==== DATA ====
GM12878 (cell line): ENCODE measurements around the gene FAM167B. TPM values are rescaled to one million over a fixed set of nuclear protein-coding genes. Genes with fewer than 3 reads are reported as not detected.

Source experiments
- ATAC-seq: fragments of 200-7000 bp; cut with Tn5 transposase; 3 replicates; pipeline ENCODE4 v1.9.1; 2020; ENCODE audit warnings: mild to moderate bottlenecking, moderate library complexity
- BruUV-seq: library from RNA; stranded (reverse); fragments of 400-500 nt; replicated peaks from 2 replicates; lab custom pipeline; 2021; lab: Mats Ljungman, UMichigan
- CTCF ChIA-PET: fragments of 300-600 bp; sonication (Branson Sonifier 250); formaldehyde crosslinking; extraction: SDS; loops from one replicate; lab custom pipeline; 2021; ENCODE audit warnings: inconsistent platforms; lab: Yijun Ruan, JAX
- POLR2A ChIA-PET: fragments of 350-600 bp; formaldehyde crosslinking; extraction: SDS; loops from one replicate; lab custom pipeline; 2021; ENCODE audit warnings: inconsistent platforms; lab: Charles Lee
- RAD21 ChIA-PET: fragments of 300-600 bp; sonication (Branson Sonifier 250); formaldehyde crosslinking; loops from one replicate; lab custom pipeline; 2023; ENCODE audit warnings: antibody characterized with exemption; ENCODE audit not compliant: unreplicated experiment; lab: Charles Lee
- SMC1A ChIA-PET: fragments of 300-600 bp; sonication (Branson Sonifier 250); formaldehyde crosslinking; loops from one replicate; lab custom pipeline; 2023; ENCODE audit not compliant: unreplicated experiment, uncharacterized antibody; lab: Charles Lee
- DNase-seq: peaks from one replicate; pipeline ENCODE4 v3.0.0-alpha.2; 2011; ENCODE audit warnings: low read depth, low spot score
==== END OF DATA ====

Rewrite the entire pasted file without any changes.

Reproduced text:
GM12878 (cell line): ENCODE measurements around the gene FAM167B. TPM values are rescaled to one million over a fixed set of nuclear protein-coding genes. Genes with fewer than 3 reads are reported as not detected.

Source experiments
- ATAC-seq: fragments of 200-7000 bp; cut with Tn5 transposase; 3 replicates; pipeline ENCODE4 v1.9.1; 2020; ENCODE audit warnings: mild to moderate bottlenecking, moderate library complexity
- BruUV-seq: library from RNA; stranded (reverse); fragments of 400-500 nt; replicated peaks from 2 replicates; lab custom pipeline; 2021; lab: Mats Ljungman, UMichigan
- CTCF ChIA-PET: fragments of 300-600 bp; sonication (Branson Sonifier 250); formaldehyde crosslinking; extraction: SDS; loops from one replicate; lab custom pipeline; 2021; ENCODE audit warnings: inconsistent platforms; lab: Yijun Ruan, JAX
- POLR2A ChIA-PET: fragments of 350-600 bp; formaldehyde crosslinking; extraction: SDS; loops from one replicate; lab custom pipeline; 2021; ENCODE audit warnings: inconsistent platforms; lab: Charles Lee
- RAD21 ChIA-PET: fragments of 300-600 bp; sonication (Branson Sonifier 250); formaldehyde crosslinking; loops from one replicate; lab custom pipeline; 2023; ENCODE audit warnings: antibody characterized with exemption; ENCODE audit not compliant: unreplicated experiment; lab: Charles Lee
- SMC1A ChIA-PET: fragments of 300-600 bp; sonication (Branson Sonifier 250); formaldehyde crosslinking; loops from one replicate; lab custom pipeline; 2023; ENCODE audit not compliant: unreplicated experiment, uncharacterized antibody; lab: Charles Lee
- DNase-seq: peaks from one replicate; pipeline ENCODE4 v3.0.0-alpha.2; 2011; ENCODE audit warnings: low read depth, low spot score